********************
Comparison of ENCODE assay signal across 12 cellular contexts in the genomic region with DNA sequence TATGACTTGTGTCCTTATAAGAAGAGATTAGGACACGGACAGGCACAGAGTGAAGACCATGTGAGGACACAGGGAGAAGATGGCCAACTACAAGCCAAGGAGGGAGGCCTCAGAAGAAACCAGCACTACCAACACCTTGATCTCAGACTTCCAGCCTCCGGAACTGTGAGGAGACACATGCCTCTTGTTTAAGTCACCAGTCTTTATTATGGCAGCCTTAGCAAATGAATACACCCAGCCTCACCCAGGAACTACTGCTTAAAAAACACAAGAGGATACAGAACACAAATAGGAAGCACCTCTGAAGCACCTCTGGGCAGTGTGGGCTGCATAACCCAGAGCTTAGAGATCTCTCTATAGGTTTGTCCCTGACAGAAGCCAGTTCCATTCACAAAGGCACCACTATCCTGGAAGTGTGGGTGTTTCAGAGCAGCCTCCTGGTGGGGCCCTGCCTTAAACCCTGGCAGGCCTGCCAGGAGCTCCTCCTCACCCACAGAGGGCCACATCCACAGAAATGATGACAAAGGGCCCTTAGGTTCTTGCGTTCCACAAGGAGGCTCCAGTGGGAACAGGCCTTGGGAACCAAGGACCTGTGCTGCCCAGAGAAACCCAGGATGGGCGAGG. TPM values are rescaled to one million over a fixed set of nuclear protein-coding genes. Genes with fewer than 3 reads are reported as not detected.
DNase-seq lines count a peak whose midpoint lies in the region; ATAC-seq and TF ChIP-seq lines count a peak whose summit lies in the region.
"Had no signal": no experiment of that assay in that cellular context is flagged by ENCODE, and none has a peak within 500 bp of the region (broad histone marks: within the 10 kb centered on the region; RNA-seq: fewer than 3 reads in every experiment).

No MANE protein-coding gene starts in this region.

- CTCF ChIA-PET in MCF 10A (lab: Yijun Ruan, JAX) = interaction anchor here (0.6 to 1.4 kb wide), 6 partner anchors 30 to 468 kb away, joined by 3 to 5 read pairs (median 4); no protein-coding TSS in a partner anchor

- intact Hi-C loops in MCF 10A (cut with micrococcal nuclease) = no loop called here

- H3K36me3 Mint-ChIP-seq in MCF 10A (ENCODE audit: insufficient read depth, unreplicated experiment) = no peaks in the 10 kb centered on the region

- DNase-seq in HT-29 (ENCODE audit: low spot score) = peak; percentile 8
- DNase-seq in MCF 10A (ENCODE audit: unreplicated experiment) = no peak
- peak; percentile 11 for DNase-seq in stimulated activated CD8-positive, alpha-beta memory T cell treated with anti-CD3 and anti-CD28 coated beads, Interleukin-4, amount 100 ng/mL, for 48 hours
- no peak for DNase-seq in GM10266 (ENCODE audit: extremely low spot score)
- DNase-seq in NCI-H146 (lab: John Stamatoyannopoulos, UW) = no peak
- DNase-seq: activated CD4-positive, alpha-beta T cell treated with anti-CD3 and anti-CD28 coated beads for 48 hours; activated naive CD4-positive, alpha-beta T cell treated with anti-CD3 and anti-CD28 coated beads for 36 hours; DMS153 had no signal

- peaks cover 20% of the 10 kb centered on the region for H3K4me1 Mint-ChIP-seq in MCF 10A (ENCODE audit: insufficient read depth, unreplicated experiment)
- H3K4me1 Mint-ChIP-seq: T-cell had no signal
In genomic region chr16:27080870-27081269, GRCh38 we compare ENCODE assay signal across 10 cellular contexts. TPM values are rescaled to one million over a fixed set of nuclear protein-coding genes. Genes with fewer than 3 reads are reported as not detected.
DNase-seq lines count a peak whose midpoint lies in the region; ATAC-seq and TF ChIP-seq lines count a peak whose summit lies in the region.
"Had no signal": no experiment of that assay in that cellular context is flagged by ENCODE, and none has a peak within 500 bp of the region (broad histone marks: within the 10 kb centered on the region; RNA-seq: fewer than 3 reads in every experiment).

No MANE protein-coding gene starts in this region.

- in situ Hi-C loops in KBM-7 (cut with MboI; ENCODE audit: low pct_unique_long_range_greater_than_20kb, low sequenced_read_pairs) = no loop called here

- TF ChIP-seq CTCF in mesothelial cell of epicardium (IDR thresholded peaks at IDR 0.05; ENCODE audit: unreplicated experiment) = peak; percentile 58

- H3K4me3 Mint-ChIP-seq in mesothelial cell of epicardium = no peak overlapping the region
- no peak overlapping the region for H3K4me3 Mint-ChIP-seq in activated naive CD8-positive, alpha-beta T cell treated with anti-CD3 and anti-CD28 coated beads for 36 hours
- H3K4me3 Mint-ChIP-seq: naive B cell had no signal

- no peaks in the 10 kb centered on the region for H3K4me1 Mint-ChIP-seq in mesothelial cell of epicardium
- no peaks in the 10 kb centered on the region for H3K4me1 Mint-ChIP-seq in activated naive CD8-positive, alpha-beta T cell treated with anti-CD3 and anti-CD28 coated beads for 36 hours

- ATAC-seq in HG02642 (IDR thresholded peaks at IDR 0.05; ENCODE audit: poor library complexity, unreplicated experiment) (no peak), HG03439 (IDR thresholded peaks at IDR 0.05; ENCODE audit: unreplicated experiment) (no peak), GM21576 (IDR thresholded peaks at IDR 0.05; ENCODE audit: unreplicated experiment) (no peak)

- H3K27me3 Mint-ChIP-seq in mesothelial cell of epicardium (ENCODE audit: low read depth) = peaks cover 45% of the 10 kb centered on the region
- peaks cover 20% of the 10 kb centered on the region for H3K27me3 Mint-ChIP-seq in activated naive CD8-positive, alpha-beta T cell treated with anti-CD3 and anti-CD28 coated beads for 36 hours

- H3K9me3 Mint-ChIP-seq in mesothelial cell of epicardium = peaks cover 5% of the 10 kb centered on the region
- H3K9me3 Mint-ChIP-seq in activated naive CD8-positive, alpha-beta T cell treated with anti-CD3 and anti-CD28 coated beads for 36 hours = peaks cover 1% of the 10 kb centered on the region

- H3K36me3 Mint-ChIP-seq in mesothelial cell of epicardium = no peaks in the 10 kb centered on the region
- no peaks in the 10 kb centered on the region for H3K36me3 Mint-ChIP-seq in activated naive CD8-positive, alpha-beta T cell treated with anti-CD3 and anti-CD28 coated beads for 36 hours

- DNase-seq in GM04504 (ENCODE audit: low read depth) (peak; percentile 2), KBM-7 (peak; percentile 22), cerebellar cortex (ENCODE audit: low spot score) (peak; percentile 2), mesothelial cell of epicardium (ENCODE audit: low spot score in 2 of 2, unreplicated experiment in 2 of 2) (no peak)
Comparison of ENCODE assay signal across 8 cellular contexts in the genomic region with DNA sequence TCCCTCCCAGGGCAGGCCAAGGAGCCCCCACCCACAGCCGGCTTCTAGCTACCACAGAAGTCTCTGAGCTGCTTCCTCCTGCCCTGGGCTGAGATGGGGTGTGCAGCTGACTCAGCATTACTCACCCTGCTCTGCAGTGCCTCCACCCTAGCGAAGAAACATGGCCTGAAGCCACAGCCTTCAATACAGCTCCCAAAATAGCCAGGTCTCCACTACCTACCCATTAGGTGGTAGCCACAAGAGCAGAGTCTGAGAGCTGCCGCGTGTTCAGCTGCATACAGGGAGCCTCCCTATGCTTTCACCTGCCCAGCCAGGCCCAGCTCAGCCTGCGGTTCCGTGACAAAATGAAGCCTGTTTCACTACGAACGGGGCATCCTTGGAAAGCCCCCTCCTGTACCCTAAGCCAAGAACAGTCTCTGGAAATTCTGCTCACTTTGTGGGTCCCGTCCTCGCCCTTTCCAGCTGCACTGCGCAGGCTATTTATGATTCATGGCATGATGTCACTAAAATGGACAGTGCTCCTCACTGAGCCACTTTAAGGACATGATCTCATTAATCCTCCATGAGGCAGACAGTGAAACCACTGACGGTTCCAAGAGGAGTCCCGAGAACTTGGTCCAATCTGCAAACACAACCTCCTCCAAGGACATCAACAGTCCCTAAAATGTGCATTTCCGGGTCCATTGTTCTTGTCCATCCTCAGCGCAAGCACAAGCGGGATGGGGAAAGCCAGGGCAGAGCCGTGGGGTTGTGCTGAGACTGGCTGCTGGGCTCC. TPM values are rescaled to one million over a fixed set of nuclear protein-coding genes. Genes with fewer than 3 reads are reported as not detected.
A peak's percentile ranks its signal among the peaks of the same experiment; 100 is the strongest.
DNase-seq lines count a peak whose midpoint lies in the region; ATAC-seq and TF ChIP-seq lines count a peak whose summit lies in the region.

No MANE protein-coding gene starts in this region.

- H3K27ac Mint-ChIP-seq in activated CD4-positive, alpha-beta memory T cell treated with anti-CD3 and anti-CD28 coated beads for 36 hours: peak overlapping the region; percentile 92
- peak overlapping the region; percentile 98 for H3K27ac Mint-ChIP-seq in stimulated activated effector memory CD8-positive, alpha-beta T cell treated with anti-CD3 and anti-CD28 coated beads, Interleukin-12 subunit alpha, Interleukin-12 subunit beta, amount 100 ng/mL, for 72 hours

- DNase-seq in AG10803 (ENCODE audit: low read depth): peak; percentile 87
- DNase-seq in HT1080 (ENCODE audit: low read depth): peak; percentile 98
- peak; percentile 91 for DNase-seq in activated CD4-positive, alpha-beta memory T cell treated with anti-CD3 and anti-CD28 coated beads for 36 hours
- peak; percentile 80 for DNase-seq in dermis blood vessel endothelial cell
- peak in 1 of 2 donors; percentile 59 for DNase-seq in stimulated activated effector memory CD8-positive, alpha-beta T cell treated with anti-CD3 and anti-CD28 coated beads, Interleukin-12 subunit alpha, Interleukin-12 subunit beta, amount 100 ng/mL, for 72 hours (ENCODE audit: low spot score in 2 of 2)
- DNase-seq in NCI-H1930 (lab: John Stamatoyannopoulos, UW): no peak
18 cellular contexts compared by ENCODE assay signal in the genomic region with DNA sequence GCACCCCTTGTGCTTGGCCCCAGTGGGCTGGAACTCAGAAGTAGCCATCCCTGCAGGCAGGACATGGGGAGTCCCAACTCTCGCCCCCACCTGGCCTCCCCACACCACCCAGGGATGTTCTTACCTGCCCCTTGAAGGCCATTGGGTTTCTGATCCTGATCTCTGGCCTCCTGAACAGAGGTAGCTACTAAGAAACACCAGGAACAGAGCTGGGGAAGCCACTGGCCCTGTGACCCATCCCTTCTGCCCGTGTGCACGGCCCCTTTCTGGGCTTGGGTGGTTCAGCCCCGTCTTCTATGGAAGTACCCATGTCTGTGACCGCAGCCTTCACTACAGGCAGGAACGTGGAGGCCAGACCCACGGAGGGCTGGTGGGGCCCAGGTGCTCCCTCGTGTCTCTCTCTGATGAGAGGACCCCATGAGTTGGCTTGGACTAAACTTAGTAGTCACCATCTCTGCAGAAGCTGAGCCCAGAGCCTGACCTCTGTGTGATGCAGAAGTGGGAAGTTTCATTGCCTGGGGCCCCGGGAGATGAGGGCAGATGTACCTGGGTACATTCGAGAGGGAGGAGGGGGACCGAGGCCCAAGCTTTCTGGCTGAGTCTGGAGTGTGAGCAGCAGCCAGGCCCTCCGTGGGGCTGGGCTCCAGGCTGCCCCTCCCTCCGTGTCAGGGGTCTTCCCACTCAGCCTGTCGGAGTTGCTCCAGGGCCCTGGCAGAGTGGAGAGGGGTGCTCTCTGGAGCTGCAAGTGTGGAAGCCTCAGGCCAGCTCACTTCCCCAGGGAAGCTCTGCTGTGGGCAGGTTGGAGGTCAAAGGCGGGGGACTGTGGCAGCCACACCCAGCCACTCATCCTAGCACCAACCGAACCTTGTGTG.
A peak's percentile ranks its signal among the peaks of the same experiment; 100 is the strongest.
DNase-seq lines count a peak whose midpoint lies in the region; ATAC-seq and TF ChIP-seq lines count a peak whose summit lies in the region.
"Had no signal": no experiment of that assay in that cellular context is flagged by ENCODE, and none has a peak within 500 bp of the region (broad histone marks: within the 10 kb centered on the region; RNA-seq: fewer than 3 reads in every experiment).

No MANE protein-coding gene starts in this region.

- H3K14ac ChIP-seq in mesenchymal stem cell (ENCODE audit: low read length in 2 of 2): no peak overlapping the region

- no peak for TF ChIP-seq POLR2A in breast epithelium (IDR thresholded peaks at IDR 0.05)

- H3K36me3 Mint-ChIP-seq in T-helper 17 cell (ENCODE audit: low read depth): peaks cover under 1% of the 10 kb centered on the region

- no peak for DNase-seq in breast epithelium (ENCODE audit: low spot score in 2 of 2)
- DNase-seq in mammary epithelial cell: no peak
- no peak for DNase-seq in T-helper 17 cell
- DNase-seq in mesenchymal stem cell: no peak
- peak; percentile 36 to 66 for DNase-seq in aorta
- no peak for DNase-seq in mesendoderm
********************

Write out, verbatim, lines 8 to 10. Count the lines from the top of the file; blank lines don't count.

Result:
- DNase-seq in HT-29 (ENCODE audit: low spot score) = peak; percentile 8
- DNase-seq in MCF 10A (ENCODE audit: unreplicated experiment) = no peak
- peak; percentile 11 for DNase-seq in stimulated activated CD8-positive, alpha-beta memory T cell treated with anti-CD3 and anti-CD28 coated beads, Interleukin-4, amount 100 ng/mL, for 48 hours